I don’t know if you have ever heard of a place called Namutamba. For me, until recently, it was always a place of quaint stories. Despite having visited Namutamba several times, it remained very enchanting. There were many things about Namutamba that are the stuff of folklore.
For starters, most of the people whom I know who hailed from Namutamba were named or are named John! There was John Bunyenyezi (RIP), John Rwabuhungu (RIP), John Seromba (RIP) and John Nagenda. The latter is a gentleman who played cricket for the national cricket team. Whenever there was a club game at Lugogo Cricket Oval, he was the star attraction.
The second thing that made Namutamba an intriguing place for me was how the John’s who came for Namutamba managed to have such a mastery of the English language. I remember John Rwabuhungu’s column about Namutamba as a ‘Land of Wonders’. He always left me feeling like Oliver Twist. And of course there is John Nagenda’s ‘One Man’s Week’. His turn of phrase never fails to amaze.
And then there is the story of Namutamba and its evangelical families. It intrigued me to no end that many of the people from Namutamba had a stout Christian background. That meant that there must have been a strong sense of community and shared value in Namutamba. How else could all these people have been of the same mind? When I first visited Namutamba in the 1990’s, I was not disappointed. The houses and their lawns were meticulous; the fields were weed free and the people looked healthy, wealthy and wise.
That was then. This year, we sadly sojourned to Namutamba to bury one of the John’s I knew. I was shocked by the sea of change. Many of the older homes looked unkempt and in a state of disrepair. Most of the able bodied men we met that mid morning were high on something that made them stare at you with that glassy look of an addict. What had happened to Namutamba, the land of the evangelicals?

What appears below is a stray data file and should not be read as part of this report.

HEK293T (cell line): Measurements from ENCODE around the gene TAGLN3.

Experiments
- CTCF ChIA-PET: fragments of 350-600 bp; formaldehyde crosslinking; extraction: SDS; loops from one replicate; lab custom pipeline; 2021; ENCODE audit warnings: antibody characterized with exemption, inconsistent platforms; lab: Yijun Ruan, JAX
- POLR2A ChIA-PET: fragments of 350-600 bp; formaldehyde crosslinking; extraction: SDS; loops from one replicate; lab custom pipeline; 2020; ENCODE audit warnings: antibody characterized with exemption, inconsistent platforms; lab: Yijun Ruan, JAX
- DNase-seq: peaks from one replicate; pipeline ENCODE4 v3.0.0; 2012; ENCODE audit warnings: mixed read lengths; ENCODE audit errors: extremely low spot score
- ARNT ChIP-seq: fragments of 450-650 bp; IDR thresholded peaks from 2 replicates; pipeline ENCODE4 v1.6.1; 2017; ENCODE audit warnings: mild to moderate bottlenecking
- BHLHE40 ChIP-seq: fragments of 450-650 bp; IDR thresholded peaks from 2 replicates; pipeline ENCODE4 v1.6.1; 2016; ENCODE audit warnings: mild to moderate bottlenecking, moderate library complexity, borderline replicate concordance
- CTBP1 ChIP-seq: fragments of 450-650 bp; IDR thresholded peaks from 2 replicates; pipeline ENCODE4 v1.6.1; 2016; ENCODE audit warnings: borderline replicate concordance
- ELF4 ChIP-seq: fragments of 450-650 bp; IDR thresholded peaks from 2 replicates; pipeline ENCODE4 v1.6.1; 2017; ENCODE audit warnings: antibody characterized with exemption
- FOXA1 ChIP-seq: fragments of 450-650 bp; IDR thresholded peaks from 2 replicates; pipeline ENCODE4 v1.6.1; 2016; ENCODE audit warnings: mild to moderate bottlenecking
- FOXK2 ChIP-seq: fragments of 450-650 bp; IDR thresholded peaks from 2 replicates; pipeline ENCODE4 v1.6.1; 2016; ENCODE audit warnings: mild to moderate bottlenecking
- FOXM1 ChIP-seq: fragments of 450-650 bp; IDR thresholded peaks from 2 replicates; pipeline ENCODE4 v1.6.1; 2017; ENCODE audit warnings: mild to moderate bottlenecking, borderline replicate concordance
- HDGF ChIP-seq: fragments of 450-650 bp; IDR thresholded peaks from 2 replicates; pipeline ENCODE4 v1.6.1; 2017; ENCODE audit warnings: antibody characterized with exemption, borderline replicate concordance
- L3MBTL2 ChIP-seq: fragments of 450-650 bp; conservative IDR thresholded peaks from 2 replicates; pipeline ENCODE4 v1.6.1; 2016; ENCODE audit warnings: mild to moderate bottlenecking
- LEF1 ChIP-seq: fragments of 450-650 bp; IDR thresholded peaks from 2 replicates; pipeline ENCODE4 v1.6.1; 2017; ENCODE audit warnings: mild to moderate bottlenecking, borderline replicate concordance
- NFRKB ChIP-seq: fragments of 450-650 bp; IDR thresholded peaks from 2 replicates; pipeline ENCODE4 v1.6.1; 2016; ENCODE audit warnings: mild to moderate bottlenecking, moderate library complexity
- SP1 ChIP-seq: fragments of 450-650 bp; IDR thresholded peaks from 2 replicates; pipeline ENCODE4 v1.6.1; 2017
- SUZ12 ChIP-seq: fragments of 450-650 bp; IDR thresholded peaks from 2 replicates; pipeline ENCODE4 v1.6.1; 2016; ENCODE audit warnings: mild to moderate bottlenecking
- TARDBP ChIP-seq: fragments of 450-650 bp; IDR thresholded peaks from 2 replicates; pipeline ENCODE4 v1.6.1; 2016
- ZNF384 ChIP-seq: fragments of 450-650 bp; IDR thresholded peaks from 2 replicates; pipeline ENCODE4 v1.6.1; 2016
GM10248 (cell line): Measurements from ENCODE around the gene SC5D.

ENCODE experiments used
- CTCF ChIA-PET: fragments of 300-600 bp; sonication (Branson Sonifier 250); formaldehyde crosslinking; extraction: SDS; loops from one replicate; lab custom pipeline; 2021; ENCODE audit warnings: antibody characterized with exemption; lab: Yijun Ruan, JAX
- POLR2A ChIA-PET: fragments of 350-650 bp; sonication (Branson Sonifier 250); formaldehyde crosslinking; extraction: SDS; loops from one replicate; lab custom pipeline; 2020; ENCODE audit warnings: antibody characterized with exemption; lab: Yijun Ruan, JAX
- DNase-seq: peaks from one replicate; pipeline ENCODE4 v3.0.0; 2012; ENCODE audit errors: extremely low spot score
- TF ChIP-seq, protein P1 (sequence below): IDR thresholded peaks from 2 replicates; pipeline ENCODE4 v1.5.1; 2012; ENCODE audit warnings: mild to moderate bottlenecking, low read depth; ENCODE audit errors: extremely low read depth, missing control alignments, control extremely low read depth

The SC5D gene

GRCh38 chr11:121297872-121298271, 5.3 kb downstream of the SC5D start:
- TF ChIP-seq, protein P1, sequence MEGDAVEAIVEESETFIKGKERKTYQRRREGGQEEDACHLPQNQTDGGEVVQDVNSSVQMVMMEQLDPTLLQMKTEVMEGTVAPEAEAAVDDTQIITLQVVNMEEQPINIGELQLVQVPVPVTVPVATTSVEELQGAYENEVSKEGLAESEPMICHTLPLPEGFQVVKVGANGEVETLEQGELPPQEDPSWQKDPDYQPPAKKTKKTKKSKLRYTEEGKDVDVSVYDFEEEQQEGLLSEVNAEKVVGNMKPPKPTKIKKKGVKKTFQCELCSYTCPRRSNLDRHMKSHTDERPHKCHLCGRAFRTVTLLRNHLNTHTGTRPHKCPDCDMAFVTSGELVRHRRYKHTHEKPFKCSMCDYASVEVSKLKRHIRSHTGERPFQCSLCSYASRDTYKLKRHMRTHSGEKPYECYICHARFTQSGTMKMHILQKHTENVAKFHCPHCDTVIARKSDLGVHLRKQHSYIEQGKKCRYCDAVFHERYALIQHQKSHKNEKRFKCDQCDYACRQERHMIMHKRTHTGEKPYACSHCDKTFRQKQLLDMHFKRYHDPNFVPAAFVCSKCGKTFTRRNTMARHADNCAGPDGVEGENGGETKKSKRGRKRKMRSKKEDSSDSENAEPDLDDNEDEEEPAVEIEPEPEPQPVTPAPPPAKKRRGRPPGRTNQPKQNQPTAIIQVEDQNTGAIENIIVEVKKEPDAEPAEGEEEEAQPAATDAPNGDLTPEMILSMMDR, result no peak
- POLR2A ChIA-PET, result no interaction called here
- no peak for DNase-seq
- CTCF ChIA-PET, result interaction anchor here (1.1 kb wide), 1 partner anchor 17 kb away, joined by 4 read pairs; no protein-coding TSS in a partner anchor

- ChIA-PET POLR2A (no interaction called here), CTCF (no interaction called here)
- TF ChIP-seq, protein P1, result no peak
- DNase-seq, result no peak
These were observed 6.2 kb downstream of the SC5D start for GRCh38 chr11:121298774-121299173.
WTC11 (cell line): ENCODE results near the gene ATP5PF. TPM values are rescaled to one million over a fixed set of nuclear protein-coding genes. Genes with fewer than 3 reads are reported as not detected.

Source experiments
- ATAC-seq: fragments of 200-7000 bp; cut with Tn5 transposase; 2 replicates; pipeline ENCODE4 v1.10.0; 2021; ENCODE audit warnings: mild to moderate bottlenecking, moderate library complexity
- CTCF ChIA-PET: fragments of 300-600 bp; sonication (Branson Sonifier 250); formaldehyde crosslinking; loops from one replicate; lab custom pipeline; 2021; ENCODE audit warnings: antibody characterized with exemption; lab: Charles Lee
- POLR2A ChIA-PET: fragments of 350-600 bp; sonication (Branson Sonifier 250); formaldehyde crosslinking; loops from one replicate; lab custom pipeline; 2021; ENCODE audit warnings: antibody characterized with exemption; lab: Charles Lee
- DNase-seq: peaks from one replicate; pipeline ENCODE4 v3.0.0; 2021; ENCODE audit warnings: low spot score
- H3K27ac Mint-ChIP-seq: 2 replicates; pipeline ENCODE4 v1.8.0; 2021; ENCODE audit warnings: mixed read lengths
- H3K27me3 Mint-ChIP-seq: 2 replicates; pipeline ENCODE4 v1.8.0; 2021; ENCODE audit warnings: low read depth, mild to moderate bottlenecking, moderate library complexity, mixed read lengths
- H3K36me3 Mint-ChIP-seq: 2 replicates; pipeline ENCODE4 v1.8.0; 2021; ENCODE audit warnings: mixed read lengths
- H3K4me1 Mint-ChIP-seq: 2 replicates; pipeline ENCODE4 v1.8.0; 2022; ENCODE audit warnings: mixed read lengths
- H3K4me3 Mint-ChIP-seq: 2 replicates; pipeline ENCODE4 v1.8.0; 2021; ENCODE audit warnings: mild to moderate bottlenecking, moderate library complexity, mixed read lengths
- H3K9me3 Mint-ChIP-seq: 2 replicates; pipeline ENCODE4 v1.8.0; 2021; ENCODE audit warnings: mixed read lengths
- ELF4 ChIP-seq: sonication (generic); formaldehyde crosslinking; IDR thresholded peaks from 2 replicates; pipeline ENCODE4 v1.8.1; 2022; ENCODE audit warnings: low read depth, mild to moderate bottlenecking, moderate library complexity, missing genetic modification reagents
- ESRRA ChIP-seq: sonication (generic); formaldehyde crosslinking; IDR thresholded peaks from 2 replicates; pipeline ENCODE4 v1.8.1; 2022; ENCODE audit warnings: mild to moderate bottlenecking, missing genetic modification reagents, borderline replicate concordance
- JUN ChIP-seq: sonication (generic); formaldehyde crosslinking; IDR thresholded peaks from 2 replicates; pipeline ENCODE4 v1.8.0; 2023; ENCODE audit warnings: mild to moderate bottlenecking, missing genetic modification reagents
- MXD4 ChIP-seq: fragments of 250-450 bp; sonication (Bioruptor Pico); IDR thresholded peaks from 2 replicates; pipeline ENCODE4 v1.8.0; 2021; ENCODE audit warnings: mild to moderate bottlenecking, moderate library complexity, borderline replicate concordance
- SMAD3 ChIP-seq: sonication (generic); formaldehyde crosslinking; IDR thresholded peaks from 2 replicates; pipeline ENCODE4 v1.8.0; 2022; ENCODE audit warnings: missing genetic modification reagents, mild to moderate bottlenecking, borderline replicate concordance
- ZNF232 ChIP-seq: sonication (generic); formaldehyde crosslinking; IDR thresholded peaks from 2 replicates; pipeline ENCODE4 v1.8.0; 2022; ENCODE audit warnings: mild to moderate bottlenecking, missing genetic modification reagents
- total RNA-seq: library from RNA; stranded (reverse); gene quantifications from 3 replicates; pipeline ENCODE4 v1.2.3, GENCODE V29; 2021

Maybe I need to go back to my own ‘village’ of Najjanakumbi to find the answer. When my old man (RIP) retired in 1988, he aspired to join the resistance council (as it was called then) and contribute to the area’s leadership. He was elected on the committee unanimously. Come the next election, he was kicked off. Reason? He was a ‘wiseacre’ who was interfering with people’s developments by demanding for construction permits! That was the end of his foray into civic leadership.
This is what in my opinion explains Namutamba’s, and other villages’ demise – the fusion of civic leadership and political office. Civic leadership is about the quality of life in a community and issues that contribute to the common good of that community. Things like enforcing food security, hygiene, and education of children, preventing wife and child abuse, and payment of poll taxes to contribute to development do not sit comfortably in the realm of populist politics.
Civic leaders should not need to renew their mandate because we need them to be in a position to champion socially beneficial (even if not popular) programs. The Chief of old had the powers to have you imprisoned for not paying poll tax, not having a coffee (kiboko) drying tray, a toilet (kabuyonjo) or for not taking your kids to school. He carried out that duty without fear or favour because he was an appointed official.
Not anymore. Your average village leader is probably the chief drunkard, lumpen or whatever pleases the electorate, which is largely made up of other social misfits. This is what happened to Namutamba: a complete collapse of social networks. Long before we finished the funeral service of John, the entrance to their homestead had been turned into a vegetable marketplace. That is what the tyranny of the majority means.
Samuel Sejjaaka is County Team Leader at Abacus business School. @samuelsejjaaka